Wondering what a star is

Image result for stars

Twinkle, twinkle, little star, 
How I wonder what you are!

Probably as a child we wondered. Now we no longer wonder. After all, we have studied physics in school. We now know that a star is nothing but a huge nuclear reactor blazing away to glory far far away. So what is left to wonder. Most things in life have such prosaic explanations. There is nothing left to wonder about. That is the materialistic view of reality. 

Up above the world so high,

Like a diamond in the sky.

But wait! You cannot shut down wonder so easily. "But why?" you ask. I don't care if it is a nuclear reactor or a twinkling diamond. What I am interested is why does it shine in the sky. 

When this blazing sun is gone,

When he nothing shines upon,
Then you show your little light,
Twinkle, twinkle, through the night.

Of course, isn't the answer self evident? The star is there to show us light when it is dark. It is there to show us that there is something to give us light even at the darkest hour. That is all that matters - the idea of light in the hour of darkness. Thus we move from materialism to idealism.

All that is fine. But what does the star's purpose got to do with me. I am a simple man going about my day to day life, toiling away at an office to earn my daily bread and coming home for a peaceful sleep.

Then the traveler in the dark

Thanks you for your tiny spark;
He could not see where to go,
If you did not twinkle so.

On days, I go out in the night, there are stars in the sky to give me light. That is all that matters to me. Fro my experience I know it won't be pitch dark even on a new moon night. There will still be the stars to give me some light. That is all that matters to me. A pragmatist I am.

But how would things be from the star's point of view. Is the star just driven by the thermonuclear reactions or is some unknown force causing it to convey a message to humanity? Does the star have no will of its own? Does it have to strive tirelessly to do someone's bidding?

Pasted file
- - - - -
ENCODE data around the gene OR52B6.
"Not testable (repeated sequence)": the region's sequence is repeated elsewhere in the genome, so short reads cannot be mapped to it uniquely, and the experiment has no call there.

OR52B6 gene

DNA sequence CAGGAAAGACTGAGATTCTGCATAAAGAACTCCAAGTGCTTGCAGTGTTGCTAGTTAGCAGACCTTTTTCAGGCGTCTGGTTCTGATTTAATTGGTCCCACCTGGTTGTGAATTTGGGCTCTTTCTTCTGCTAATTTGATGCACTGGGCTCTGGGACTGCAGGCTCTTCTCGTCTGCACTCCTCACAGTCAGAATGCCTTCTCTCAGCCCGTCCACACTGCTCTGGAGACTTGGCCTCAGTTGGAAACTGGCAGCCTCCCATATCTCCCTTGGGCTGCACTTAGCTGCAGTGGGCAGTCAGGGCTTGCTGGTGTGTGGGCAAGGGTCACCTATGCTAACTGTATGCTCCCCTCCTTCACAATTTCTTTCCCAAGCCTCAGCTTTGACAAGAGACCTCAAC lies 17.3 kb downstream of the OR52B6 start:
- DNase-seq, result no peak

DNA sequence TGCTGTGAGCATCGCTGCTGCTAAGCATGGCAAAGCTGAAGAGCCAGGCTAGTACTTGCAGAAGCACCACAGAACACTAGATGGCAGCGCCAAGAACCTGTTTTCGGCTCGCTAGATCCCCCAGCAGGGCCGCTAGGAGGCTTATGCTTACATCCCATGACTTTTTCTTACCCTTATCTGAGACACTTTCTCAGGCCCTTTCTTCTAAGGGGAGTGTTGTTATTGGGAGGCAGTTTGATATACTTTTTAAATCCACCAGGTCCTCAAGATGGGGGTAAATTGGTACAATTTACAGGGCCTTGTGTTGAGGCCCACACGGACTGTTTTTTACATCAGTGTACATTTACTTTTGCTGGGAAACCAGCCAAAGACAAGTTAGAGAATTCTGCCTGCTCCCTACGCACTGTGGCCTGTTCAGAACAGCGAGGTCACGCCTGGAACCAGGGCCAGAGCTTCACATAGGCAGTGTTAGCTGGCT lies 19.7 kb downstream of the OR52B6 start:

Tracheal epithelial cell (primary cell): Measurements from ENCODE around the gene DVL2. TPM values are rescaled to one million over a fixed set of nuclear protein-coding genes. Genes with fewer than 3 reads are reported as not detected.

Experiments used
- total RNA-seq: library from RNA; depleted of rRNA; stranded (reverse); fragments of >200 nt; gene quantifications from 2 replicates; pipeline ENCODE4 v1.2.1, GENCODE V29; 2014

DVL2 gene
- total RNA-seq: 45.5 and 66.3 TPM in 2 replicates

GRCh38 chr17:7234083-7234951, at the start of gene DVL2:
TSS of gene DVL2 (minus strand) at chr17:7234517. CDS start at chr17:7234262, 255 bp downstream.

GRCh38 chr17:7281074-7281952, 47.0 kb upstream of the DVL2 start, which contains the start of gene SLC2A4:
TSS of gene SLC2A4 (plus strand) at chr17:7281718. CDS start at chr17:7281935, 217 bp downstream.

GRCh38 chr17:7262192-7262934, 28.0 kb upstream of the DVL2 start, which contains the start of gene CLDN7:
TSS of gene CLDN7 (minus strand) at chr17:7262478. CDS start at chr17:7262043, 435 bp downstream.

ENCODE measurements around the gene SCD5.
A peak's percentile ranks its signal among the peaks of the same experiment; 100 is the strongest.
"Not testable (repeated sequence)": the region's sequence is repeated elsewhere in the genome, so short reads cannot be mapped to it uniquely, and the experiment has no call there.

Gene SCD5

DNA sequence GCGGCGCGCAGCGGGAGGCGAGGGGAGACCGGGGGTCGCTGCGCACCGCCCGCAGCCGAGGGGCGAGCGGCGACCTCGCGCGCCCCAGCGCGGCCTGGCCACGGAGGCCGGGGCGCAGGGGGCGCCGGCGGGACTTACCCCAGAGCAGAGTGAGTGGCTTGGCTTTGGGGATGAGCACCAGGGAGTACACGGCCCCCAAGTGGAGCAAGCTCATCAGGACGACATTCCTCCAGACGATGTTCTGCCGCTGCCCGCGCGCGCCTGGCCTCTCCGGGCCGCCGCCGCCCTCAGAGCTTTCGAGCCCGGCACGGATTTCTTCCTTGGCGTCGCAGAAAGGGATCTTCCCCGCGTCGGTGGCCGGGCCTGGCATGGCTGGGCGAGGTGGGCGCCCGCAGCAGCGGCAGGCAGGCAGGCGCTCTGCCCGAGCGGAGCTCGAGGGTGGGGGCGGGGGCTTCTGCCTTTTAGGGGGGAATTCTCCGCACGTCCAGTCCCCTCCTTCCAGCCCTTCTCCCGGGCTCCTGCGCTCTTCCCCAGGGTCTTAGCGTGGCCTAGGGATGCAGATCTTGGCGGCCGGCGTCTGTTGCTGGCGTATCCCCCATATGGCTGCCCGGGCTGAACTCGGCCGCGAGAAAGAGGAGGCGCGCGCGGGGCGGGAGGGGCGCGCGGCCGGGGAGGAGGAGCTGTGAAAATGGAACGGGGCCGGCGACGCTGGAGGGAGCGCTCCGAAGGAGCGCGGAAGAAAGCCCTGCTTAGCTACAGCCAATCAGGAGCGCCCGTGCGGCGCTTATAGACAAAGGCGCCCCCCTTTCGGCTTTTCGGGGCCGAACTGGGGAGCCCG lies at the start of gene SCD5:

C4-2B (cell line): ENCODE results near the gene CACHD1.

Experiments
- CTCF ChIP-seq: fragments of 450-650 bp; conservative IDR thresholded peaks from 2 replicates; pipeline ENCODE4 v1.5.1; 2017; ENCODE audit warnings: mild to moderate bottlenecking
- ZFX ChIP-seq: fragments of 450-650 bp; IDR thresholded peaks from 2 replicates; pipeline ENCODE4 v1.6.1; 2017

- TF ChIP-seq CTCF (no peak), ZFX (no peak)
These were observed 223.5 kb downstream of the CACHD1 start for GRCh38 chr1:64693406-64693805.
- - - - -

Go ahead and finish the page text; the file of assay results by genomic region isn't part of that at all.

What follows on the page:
In the dark blue sky you keep,
And often through my curtains peep,
For you never shut your eye
Till the sun is in the sky.

Am I also like the star? With no free will? After all I am a sentient being and the star is not. If the star were a sentient being it would choose its own destiny. Each star will choose for itself. One star may decide it does not concern itself with the traveler's welfare and choose not to twinkle in the night. Another star may decide it does care about the traveler's welfare. A third star may decide it cares about the traveler but helps him develop self reliance by not guiding him and choose not to twinkle. A fourth star may not care about the traveler but just likes shining and so shines. The stars take on an existential view of things.

The star, while it may have a semblance of freedom may not be fully free. After all the nuclear reaction cannot be shut down at will. So despite its choice it may have to twinkle after all till it finds a way to switch the nuclear reaction on and off at will.

As your bright and tiny spark
Lights the traveler in the dark,
Though I know not what you are,
Twinkle, twinkle, little star.

Or maybe it doesn't matter what I choose and what I do. All it matters is that it is there. Beyond the twinkle, the light and the guide in the night there is something deeper - the essence of the star's being. The core experience of being a star. The phenomenon.

But then why am I breaking my head over a silly rhyme. After all reason triumphs over rhyme. I try to personify a star and derive its motives. But a star is no person. It is just a thing. So it is absurd to think of it as having a motive or a purpose. What makes sense is that the star twinkles. For a star by definition is something that twinkles in the sky. If it did not, it would lead to contradiction and hence it is analytic. Also the fact of the star being up above the sky so high can be proven if he had means to measure how distant is the star. Of course we need definitions of how high is high, what exactly we mean by sky etc. If we do that, we have synthetic reality that can be proven on disproved.  That's the linguistic analysis. 

I guess I am done wondering about stars. If all this makes no sense, it is not my fault - the fault is in the stars.


umashankar said...

I love these depositions on the Nursery Rhymes. The gamut of associations brought to bear upon the popular poem is fascinating. The subtle undercurrents of the argumentative temperament embedded in our culture are hilarious.

T F Carthick said...

Thanks a lot for the kind words, Umashankar.

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